Perceptions, Behaviors, and Satisfaction Related to Public Safety for Persons With Disabilities in the United States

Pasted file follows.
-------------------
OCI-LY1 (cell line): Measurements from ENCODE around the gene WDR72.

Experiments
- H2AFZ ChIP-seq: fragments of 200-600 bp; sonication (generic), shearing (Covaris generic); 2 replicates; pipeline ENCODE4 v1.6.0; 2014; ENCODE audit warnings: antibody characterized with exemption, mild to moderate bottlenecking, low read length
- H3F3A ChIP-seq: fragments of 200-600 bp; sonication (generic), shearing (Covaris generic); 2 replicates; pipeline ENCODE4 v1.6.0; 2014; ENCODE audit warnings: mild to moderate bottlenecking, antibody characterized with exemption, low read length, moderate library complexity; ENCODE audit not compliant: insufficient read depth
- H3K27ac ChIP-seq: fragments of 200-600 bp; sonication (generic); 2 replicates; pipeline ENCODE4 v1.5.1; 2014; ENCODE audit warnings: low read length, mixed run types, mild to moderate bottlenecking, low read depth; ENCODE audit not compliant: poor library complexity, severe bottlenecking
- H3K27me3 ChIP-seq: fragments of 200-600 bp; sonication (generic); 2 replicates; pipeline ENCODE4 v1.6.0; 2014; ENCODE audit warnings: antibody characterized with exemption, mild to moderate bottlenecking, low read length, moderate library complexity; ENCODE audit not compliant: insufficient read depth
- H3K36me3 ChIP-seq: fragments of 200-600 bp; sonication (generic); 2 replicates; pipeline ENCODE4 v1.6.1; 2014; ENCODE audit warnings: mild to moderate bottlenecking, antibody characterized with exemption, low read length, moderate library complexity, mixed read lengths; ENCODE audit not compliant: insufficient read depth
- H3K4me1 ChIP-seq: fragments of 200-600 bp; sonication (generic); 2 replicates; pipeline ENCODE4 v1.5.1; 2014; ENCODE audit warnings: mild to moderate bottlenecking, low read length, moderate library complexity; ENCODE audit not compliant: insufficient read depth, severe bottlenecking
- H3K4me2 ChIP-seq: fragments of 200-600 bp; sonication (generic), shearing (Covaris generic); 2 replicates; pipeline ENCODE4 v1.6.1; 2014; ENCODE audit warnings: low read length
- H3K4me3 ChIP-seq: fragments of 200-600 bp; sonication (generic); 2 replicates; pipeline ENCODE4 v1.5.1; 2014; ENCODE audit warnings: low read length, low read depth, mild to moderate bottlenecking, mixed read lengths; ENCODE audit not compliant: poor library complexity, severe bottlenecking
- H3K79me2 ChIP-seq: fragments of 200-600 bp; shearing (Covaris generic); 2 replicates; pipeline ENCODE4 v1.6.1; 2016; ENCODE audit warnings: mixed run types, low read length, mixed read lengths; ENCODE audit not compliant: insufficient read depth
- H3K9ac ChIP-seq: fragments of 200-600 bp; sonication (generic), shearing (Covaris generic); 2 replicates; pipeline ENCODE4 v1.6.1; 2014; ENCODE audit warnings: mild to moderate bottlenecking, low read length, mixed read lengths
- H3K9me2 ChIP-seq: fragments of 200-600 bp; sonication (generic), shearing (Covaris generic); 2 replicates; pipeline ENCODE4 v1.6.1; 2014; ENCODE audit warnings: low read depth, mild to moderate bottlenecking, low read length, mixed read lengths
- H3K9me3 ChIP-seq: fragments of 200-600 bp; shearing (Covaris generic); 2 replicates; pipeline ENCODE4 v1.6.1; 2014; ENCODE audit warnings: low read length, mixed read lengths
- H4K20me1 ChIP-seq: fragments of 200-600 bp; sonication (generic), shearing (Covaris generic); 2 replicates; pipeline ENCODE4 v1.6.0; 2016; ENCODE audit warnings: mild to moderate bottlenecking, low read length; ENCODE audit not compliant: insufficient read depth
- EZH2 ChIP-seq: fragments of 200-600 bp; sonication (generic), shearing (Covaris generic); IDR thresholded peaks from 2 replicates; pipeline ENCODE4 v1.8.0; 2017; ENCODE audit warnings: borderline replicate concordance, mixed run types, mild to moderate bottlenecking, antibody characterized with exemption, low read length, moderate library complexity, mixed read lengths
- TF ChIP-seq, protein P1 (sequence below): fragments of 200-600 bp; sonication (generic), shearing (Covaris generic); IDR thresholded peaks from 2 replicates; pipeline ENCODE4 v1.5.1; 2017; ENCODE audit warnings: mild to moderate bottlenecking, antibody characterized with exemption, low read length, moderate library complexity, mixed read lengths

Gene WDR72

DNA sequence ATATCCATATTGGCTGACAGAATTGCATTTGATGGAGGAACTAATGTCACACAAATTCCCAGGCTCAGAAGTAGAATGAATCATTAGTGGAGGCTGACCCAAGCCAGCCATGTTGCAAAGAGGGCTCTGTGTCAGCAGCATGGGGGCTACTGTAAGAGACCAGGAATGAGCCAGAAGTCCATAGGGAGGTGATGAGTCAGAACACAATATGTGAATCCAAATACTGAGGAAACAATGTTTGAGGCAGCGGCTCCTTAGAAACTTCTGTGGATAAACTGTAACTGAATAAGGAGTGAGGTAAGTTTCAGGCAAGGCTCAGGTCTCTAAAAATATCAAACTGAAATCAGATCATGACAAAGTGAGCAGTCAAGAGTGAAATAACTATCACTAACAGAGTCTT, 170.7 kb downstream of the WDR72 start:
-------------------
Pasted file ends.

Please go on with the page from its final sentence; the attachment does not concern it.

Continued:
Data from the 2008 panel of the Survey of Income and Program Participation is used to investigate fear of crime and satisfaction with police services among adults with and without disabilities in metropolitan and nonmetropolitan areas in the United States, controlling for individual-level characteristics. Persons with disabilities feel less safe, are more likely to exhibit protective behaviors due to safety concerns, and are less satisfied with police services than persons without disabilities. Multivariate results suggest that persons with a disability who live in nonmetropolitan areas have fewer concerns around personal safety but are generally less satisfied with local police services than persons with disabilities who live in metropolitan areas. Policy implications and future research directions are discussed.